Originally Posted by

**xboxlive89128** Compute the following integral.

$\displaystyle \int^{\infty}_{0} \frac{x^2}{x^8+1}dx. $

I think that I should get $\displaystyle \frac{1}{4} \sqrt{1-\frac{1}{\sqrt 2}} \cdot \pi$. I see we know this is even. Then there is work to show that

$\displaystyle \int^{\infty}_{-\infty}$ is$\displaystyle 2\pi i$ times the sum of the residues of $\displaystyle \frac{z^2}{z^8+1}$ in the upper half plane. Then I found that

$\displaystyle c_k = \text{exp}[i(\frac{\pi}{8}+\frac{2k\pi}{8}]$ where $\displaystyle k=0,1, \ldots, 7.$ Then the zeros in the upper half plane occur at $\displaystyle k=0,1,2,3$.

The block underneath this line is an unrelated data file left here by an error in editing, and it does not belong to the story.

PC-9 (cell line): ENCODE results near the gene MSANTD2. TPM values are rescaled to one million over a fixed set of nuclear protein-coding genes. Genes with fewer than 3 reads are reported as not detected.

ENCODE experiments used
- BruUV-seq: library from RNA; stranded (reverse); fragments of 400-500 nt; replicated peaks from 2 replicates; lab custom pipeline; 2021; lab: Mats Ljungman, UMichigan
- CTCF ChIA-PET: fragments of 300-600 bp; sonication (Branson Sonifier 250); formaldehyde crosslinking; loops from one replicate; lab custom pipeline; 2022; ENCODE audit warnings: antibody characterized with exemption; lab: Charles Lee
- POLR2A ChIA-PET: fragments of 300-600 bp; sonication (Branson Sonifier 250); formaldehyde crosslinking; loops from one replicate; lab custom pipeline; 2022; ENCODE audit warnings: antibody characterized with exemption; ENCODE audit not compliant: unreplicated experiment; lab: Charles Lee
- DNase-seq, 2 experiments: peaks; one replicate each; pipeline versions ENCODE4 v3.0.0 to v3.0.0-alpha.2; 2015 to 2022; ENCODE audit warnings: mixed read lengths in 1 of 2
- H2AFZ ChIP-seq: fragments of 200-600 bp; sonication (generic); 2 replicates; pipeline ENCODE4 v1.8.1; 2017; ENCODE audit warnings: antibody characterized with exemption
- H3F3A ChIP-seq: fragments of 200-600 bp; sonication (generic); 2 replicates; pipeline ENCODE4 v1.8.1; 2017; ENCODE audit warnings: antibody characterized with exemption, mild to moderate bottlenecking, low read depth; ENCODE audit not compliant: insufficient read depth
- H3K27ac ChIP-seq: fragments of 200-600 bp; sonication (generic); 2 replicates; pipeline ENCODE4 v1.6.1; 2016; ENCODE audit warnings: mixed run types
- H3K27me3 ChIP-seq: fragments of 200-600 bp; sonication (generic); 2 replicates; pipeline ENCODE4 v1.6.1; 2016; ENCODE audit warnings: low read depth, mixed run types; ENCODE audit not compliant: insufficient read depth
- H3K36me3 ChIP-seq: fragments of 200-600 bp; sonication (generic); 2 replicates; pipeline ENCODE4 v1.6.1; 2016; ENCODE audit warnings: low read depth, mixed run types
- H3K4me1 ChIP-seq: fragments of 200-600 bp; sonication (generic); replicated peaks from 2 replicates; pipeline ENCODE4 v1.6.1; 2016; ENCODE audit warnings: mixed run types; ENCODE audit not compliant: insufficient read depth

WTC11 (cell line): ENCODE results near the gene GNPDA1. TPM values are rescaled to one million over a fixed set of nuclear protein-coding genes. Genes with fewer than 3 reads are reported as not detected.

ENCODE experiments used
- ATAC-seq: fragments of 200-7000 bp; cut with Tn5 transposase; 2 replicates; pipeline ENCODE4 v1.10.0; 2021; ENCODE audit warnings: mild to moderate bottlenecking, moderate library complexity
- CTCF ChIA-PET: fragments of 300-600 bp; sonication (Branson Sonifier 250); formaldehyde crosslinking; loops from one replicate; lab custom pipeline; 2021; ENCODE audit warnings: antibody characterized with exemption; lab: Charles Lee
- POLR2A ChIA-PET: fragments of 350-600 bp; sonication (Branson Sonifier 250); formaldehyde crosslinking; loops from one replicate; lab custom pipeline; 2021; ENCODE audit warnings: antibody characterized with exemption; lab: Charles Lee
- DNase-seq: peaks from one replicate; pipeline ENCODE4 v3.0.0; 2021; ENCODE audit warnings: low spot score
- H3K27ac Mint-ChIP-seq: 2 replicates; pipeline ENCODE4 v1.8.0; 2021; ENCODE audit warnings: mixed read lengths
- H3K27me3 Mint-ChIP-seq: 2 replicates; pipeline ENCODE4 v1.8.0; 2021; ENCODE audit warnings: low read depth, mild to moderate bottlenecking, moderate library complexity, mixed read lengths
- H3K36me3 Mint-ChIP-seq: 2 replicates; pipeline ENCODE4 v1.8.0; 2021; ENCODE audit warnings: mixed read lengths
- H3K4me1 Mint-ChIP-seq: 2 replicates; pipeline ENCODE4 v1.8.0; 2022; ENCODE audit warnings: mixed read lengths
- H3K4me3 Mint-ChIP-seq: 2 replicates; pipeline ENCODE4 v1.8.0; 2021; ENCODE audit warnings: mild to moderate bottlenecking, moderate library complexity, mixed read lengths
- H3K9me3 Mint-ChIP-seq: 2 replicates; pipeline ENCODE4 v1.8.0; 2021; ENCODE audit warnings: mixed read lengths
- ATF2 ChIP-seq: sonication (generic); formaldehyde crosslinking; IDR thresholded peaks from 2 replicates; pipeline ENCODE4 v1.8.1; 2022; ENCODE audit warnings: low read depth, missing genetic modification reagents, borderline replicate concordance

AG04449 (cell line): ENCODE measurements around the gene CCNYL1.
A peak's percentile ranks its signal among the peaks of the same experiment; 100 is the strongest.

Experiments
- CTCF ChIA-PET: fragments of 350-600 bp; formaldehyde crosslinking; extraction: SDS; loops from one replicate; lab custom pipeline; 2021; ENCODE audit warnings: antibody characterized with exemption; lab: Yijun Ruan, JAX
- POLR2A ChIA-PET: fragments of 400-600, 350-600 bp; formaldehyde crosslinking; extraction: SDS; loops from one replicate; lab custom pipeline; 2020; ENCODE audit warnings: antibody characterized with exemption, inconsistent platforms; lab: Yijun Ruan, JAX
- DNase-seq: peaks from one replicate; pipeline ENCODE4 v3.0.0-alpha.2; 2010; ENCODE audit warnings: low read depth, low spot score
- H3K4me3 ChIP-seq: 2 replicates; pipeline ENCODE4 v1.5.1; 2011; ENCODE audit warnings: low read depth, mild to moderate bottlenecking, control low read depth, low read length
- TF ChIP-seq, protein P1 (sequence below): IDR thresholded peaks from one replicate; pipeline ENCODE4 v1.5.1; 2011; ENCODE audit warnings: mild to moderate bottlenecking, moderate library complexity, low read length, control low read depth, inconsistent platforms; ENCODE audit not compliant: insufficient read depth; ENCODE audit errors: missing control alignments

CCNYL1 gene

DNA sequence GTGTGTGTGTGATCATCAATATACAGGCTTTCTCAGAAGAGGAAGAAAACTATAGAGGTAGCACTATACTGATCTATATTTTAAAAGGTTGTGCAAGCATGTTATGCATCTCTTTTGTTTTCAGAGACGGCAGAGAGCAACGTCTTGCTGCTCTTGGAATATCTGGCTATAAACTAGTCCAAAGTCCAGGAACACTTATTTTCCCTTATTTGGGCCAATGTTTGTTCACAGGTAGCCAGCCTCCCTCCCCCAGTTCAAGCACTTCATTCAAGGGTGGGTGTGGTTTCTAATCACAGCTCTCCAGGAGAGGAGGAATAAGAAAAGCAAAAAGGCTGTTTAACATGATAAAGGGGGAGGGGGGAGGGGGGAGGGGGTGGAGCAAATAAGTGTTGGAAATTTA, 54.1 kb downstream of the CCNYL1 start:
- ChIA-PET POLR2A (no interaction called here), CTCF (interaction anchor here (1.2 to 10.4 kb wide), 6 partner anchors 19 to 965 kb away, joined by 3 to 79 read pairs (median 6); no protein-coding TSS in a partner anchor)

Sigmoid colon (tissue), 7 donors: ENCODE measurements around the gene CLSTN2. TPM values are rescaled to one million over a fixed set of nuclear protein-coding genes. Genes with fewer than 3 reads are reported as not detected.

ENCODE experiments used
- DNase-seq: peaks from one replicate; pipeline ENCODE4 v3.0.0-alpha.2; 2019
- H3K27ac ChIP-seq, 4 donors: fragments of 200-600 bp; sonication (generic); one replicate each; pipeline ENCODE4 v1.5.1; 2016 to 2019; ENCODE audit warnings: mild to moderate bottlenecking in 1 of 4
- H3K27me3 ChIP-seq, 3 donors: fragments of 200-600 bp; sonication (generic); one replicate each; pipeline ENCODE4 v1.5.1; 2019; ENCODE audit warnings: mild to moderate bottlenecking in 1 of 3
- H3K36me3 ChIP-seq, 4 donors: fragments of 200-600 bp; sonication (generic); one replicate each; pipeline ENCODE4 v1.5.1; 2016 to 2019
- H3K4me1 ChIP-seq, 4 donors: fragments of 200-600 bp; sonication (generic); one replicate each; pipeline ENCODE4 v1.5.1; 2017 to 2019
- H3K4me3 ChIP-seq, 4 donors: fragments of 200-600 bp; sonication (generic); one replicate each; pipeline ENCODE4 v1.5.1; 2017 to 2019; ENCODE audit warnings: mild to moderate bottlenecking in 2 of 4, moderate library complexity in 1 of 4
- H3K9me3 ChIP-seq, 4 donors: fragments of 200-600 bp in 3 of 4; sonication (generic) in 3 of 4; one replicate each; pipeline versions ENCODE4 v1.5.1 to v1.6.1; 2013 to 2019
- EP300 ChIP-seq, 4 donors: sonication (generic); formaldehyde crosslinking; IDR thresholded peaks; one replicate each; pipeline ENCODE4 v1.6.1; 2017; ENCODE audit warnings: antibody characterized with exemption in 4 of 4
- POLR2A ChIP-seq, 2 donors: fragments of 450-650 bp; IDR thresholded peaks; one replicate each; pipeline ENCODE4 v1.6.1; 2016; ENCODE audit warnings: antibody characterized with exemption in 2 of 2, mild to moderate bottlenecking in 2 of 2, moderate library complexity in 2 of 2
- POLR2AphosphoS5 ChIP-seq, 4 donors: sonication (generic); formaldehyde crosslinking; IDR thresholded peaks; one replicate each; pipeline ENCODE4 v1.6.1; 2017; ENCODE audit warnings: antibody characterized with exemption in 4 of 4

Then I used

$\displaystyle \text{Res}_{z=c_k}=\frac{c_k^2}{8c_k^7}=\frac{1}{8 c_k^5}=\frac{1}{8}c_k^{-5}$ where $\displaystyle k=0,1,2,3.$ Then when I add these residues up I did not get the answer above, I got $\displaystyle \frac{\sqrt{\sqrt{2}+2} \cdot \pi}{16} - \frac{\sqrt{2-\sqrt{2}} \cdot \pi }{16}i.$